close
Skip main navigation
Youth Menu

7 Tips for Giving a Talk

Sarah Hanson Church Magazines

Speaking in sacrament meeting? Here are some tips for giving a talk.

I don’t know about you, but when I’m assigned to give a talk in sacrament meeting, I feel really nervous—not about writing the talk, but actually presenting the talk. I always worry, “What if I’m too boring? What if I forget to say something? What if I mess up a word?”

Ever felt the same way? (Hopefully I’m not the only one.) If so, it’s not the end of the world! Check out these seven tips for improving your speaking skills and giving an engaging talk.

1. Use the scriptures and teachings of modern prophets (see Doctrine and Covenants 52:9).

This is the heart of your talk. After all, that’s one of the main reasons we’re at church—to teach and learn the gospel of Jesus Christ. You can study your topic with the help of the Guide to the Scriptures and general conference talks. Be sure you understand the scriptures and quotes you are planning to use in your talk. If you need help, ask your parents or Church leaders. You can also find some great resources on the LDS Youth website!

2. Invite the Spirit.

It’s always a good idea to pray and prepare beforehand to have the Spirit with you as you speak. The Spirit not only provides comfort for your nerves, but He also testifies of truth (see Doctrine and Covenants 42:14). Invite the Spirit into your sacrament meeting by bearing testimony of what you believe to be true.

“We must … speak out of [our] hearts rather than out of [our] books.” —Teachings of Gordon B. Hinckley (1997), 619

3. Think of a personal story to share.

One of the best ways to make connections with others is through stories. We like hearing others’ experiences and what their lives are like. So try to think of a fun, unique, or challenging experience you’ve had that relates to the gospel principle you’re speaking about. What did you learn from that experience? How did it help you? This is a great way to open your talk if you’re stumped about how to begin.

4. Practice, practice, practice!

After you have written your talk, you might want to practice speaking it out loud by yourself and then in front of family members or friends. You can find out if your talk is within the given time limit and if there are parts you need to clarify. If it’s OK with your bishop, you can even try going to your Church building beforehand to go through your talk at the podium!

5. Avoid the “I don’t want to be up here” opener.

This opener can take many different forms, but most listeners recognize it right away. It’s usually something like, “When the bishop called me to ask if I’d give a talk, I tried to think of some excuse to get out of it.” Most Church members can empathize with how uncomfortable it can be to give a talk, but nothing says “please don’t listen to me” more than “I don’t want to be here.” It’s best to avoid this opener altogether—be enthusiastic about your topic!

6. Speak clearly.

It isn’t unusual for someone to speak too quickly or too quietly because of nerves. I can totally relate! But it’s important to speak clearly as you give your talk so the congregation can understand you. Make a conscious effort to slow down, pronounce your words, and project your voice. (Yes, even with a microphone, it’s possible to be too quiet.) People want to hear what you have to say!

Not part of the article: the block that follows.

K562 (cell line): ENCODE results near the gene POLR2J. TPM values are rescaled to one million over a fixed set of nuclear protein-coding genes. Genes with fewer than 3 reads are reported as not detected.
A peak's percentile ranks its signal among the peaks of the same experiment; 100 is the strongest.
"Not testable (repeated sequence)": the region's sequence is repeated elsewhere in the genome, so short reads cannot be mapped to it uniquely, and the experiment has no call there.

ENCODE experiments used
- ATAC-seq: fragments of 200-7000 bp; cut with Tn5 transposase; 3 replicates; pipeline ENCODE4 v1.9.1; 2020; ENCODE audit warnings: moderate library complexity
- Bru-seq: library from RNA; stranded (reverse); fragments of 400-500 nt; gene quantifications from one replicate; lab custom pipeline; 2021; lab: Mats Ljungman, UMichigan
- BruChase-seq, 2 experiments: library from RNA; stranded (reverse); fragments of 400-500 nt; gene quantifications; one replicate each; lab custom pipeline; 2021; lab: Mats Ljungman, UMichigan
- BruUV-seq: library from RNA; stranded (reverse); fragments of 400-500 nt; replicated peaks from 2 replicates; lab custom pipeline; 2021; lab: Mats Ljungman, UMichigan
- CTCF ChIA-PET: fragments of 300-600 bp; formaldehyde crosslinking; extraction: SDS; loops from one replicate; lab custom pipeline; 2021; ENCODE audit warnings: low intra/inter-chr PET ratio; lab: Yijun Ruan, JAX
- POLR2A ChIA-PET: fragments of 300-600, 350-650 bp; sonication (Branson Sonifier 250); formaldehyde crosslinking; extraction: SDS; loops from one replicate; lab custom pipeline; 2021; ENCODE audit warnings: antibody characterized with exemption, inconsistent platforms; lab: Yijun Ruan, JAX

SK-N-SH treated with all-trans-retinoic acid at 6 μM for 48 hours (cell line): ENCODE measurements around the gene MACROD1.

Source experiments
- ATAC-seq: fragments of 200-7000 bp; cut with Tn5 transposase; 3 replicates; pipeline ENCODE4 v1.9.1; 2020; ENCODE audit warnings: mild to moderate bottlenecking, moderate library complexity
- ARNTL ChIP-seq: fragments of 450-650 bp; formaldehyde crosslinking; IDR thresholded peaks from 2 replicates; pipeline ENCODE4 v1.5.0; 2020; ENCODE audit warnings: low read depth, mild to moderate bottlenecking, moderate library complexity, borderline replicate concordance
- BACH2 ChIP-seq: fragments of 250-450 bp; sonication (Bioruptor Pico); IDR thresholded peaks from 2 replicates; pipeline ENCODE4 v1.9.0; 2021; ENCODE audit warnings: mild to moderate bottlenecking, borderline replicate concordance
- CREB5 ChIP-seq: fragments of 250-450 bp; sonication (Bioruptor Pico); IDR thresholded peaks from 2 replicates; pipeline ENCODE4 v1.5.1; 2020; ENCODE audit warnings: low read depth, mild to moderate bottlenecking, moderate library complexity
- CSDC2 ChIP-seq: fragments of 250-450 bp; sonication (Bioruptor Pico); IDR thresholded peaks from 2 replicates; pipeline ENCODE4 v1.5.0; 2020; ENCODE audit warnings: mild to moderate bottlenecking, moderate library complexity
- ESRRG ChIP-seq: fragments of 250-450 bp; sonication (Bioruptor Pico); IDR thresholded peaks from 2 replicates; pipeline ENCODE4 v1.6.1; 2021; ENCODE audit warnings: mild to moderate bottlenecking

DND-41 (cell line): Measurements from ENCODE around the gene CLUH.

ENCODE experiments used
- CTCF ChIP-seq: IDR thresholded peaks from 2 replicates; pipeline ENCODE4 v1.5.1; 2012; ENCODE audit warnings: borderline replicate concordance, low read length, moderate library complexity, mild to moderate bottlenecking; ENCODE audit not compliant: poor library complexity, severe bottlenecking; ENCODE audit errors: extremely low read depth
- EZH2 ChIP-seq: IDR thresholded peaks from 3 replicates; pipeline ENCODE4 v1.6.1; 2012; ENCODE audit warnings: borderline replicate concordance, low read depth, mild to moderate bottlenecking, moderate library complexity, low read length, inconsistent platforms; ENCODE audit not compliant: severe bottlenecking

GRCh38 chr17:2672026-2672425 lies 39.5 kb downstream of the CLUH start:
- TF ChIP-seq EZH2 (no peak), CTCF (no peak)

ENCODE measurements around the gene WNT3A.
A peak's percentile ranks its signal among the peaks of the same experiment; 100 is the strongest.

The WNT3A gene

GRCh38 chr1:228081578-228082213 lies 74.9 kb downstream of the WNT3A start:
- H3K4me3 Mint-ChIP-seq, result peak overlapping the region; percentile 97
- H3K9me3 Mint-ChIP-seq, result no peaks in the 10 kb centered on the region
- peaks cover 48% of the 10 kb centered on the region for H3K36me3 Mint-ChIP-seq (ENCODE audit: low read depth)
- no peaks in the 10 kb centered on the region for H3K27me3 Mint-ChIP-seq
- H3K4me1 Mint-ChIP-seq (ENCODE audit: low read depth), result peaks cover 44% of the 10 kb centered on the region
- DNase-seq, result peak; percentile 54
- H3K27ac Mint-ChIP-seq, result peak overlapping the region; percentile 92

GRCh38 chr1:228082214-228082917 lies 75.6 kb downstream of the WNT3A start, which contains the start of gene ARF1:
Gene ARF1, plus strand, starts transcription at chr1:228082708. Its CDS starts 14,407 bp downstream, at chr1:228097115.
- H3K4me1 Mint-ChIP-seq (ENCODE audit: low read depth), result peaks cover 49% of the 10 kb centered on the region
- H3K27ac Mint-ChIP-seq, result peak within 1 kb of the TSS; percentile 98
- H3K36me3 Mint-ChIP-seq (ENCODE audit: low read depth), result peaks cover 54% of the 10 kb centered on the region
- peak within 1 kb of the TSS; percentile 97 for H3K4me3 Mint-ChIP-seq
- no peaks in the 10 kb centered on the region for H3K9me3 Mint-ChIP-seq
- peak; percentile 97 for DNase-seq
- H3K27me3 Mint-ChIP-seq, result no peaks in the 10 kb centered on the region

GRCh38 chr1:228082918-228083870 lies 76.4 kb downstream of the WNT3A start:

7. Keep looking up.

Eye contact is a very important part of good communication. It shows that you’re sincerely focused on and invested in a conversation. Now, you definitely don’t have to make eye contact with everyone in the congregation, but even if you frequently look up at the back or front corners of the room, you’ll be much more interesting as a speaker. Avoid keeping your eyes glued to your notes! Your listeners want to see your face and your eyes, not the top of your head.

Even with these seven tips, you still might slip up on a word or notice someone snoozing on the third row. But does that mean you’re a terrible speaker? Of course not! Besides, that person is probably just overly warm and sleepy—which has nothing to do with you.

When we’re a little out of our comfort zone, it’s normal to feel nervous or make small mistakes. But as long as you try your best and invite the Spirit, it doesn’t matter how many times you stutter or forget to say something. You are doing God’s work and helping His children learn more about the gospel! If you teach and testify of what you know, everything will turn out great.

This article originally appeared in the July 2018 New Era.

“I was blessed to give many talks in sacrament meeting so far, and I found it very helpful to practice in front of my family a couple times to receive feedback and suggestions. It also helps get the ramblings out so I don’t just keep talking on and on. Don’t be afraid to add in a personal experience or story, because it grabs the attention of the congregation. I know I look forward to that. Most of all, don’t worry. Just pray for the Spirit to touch someone’s heart and you will be successful.” —Lillian J., 17, United States

Share Your Experience

Do you have any tips for giving a talk in sacrament meeting? Share your experience below.

Error in form submission. Make sure all field are filled out properly and try again.

 
1000 characters remaining

or Cancel